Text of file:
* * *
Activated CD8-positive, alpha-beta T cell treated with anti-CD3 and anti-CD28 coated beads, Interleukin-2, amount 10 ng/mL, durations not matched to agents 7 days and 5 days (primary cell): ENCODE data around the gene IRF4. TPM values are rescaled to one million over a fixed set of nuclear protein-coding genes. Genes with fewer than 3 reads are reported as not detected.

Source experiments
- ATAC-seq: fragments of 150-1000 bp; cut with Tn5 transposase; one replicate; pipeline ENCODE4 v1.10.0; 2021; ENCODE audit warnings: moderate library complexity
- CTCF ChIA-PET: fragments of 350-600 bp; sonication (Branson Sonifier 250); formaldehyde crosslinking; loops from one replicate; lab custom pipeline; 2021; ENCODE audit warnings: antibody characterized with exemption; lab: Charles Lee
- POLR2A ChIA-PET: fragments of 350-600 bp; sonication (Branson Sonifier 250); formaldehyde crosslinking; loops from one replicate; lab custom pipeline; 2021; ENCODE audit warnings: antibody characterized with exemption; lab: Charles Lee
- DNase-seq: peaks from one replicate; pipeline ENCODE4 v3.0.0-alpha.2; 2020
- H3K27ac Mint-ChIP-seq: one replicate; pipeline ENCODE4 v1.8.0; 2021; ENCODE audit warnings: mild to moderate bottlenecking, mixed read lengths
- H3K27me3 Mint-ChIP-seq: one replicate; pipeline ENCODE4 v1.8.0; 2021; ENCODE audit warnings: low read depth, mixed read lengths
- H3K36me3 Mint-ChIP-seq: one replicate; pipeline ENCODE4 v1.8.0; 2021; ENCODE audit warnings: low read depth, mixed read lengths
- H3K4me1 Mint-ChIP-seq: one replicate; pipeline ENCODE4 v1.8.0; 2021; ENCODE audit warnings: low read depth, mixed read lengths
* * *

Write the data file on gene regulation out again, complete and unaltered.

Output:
Activated CD8-positive, alpha-beta T cell treated with anti-CD3 and anti-CD28 coated beads, Interleukin-2, amount 10 ng/mL, durations not matched to agents 7 days and 5 days (primary cell): ENCODE data around the gene IRF4. TPM values are rescaled to one million over a fixed set of nuclear protein-coding genes. Genes with fewer than 3 reads are reported as not detected.

Source experiments
- ATAC-seq: fragments of 150-1000 bp; cut with Tn5 transposase; one replicate; pipeline ENCODE4 v1.10.0; 2021; ENCODE audit warnings: moderate library complexity
- CTCF ChIA-PET: fragments of 350-600 bp; sonication (Branson Sonifier 250); formaldehyde crosslinking; loops from one replicate; lab custom pipeline; 2021; ENCODE audit warnings: antibody characterized with exemption; lab: Charles Lee
- POLR2A ChIA-PET: fragments of 350-600 bp; sonication (Branson Sonifier 250); formaldehyde crosslinking; loops from one replicate; lab custom pipeline; 2021; ENCODE audit warnings: antibody characterized with exemption; lab: Charles Lee
- DNase-seq: peaks from one replicate; pipeline ENCODE4 v3.0.0-alpha.2; 2020
- H3K27ac Mint-ChIP-seq: one replicate; pipeline ENCODE4 v1.8.0; 2021; ENCODE audit warnings: mild to moderate bottlenecking, mixed read lengths
- H3K27me3 Mint-ChIP-seq: one replicate; pipeline ENCODE4 v1.8.0; 2021; ENCODE audit warnings: low read depth, mixed read lengths
- H3K36me3 Mint-ChIP-seq: one replicate; pipeline ENCODE4 v1.8.0; 2021; ENCODE audit warnings: low read depth, mixed read lengths
- H3K4me1 Mint-ChIP-seq: one replicate; pipeline ENCODE4 v1.8.0; 2021; ENCODE audit warnings: low read depth, mixed read lengths